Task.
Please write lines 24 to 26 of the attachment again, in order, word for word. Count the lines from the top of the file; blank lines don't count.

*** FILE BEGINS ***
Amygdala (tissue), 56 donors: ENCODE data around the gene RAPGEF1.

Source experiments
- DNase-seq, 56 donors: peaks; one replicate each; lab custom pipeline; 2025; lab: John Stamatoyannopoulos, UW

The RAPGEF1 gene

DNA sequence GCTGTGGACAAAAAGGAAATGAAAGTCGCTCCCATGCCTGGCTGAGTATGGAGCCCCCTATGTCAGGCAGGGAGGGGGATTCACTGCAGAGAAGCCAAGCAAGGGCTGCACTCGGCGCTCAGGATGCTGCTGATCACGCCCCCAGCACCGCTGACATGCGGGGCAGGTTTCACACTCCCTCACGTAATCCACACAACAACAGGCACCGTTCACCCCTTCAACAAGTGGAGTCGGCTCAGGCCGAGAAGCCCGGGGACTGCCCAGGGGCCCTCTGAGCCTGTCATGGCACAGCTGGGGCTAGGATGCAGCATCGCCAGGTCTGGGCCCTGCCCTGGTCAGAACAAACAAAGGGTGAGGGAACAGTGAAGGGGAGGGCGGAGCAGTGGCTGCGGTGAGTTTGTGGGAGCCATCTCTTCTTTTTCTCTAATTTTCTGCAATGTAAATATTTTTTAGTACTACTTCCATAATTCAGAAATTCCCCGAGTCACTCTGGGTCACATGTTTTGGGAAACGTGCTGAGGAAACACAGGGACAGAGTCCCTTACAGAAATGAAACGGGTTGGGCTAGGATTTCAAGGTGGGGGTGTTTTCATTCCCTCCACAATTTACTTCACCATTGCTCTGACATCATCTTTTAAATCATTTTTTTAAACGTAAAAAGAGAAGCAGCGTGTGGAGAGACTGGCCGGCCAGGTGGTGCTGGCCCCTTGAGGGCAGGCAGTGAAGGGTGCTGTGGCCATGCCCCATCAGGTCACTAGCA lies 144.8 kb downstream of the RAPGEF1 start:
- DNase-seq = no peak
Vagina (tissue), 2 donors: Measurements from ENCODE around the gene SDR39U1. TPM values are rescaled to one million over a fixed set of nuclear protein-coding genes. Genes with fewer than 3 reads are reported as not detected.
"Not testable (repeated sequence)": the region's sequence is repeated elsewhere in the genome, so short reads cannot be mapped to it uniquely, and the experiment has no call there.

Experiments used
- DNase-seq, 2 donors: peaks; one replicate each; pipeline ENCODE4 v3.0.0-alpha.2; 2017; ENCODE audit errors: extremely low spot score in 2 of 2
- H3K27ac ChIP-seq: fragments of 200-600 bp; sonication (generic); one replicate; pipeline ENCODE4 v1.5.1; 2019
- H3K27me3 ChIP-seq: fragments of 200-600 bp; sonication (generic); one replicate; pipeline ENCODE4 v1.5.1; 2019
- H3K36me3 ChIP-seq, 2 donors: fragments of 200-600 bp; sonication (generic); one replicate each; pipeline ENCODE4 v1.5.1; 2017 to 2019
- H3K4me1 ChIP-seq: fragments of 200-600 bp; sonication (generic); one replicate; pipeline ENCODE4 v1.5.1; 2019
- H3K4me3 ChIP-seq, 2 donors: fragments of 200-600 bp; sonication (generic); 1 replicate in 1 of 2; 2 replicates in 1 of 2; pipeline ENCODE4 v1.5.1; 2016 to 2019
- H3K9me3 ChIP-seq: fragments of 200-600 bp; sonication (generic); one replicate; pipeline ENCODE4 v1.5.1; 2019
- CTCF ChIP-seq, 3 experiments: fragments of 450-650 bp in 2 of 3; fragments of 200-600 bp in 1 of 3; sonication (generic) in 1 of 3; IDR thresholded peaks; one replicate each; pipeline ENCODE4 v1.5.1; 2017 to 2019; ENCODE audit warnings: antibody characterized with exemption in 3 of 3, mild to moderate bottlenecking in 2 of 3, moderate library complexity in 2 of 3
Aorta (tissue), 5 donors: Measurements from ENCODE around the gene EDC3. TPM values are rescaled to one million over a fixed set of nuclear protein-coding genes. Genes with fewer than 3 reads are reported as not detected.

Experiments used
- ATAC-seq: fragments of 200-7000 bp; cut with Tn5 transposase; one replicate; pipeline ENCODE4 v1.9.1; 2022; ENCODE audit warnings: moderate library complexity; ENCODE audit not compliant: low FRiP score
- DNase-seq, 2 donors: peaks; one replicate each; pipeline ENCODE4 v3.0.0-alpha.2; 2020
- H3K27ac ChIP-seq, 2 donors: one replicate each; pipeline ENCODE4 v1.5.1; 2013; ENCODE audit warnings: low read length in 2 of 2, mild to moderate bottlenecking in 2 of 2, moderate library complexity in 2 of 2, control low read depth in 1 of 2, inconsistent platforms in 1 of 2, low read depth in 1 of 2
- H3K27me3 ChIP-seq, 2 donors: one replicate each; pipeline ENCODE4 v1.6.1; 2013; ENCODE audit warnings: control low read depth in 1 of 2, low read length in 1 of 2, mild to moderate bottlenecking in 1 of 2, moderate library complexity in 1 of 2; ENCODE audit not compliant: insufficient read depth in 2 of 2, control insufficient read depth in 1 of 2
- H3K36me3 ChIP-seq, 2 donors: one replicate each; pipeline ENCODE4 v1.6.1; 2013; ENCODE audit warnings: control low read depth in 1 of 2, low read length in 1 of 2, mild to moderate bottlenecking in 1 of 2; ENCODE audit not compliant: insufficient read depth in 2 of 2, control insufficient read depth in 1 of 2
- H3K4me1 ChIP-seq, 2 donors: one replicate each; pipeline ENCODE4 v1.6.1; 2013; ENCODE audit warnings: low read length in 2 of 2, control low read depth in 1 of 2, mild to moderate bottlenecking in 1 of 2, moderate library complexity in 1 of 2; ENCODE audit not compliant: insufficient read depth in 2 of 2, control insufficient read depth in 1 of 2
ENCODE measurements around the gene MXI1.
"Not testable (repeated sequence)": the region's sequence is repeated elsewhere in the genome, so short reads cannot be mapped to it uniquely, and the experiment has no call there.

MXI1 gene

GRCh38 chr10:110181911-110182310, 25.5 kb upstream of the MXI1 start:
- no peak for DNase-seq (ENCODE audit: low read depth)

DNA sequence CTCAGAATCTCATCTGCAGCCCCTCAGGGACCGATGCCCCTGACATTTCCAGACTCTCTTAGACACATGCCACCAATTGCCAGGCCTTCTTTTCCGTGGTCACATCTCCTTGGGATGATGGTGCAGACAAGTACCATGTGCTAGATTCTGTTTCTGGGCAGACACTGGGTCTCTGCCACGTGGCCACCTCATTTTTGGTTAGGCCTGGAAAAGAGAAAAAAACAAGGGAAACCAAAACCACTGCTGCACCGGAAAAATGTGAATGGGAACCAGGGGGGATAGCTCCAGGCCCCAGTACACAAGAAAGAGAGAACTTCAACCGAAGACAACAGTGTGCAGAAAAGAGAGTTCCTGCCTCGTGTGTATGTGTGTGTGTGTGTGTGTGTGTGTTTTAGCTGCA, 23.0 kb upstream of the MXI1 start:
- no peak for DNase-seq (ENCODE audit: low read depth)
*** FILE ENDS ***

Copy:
- H3K36me3 ChIP-seq, 2 donors: one replicate each; pipeline ENCODE4 v1.6.1; 2013; ENCODE audit warnings: control low read depth in 1 of 2, low read length in 1 of 2, mild to moderate bottlenecking in 1 of 2; ENCODE audit not compliant: insufficient read depth in 2 of 2, control insufficient read depth in 1 of 2
- H3K4me1 ChIP-seq, 2 donors: one replicate each; pipeline ENCODE4 v1.6.1; 2013; ENCODE audit warnings: low read length in 2 of 2, control low read depth in 1 of 2, mild to moderate bottlenecking in 1 of 2, moderate library complexity in 1 of 2; ENCODE audit not compliant: insufficient read depth in 2 of 2, control insufficient read depth in 1 of 2
ENCODE measurements around the gene MXI1.